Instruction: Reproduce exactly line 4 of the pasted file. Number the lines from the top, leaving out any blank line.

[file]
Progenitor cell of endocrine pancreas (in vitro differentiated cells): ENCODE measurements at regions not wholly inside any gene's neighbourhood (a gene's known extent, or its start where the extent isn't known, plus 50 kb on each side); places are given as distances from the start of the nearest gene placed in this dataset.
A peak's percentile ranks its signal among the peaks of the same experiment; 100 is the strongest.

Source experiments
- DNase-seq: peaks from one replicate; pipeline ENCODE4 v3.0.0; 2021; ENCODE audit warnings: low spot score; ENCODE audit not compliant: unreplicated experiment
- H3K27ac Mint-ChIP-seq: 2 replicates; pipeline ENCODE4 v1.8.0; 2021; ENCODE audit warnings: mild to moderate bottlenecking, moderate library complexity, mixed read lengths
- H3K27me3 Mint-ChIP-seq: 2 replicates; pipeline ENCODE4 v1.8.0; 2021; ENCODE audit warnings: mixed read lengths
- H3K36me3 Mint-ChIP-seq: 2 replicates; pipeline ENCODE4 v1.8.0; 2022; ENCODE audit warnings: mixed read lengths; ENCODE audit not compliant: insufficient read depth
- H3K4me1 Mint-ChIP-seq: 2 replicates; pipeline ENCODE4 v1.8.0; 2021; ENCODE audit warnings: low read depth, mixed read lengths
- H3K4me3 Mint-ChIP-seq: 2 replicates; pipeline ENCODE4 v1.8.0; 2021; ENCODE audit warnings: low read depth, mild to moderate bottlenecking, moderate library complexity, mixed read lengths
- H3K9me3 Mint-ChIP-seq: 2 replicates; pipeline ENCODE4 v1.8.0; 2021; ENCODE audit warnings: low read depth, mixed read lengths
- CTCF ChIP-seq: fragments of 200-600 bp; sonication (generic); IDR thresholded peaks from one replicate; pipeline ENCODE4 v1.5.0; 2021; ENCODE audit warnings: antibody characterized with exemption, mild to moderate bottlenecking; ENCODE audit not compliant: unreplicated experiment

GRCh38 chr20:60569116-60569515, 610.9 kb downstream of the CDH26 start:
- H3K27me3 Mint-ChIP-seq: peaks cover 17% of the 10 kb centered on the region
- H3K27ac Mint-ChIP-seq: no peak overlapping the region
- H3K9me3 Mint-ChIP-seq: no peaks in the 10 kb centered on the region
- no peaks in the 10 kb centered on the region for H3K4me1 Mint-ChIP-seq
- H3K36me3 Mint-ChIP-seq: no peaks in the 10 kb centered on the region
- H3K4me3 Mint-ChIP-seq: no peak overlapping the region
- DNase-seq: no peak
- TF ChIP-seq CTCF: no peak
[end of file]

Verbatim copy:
- DNase-seq: peaks from one replicate; pipeline ENCODE4 v3.0.0; 2021; ENCODE audit warnings: low spot score; ENCODE audit not compliant: unreplicated experiment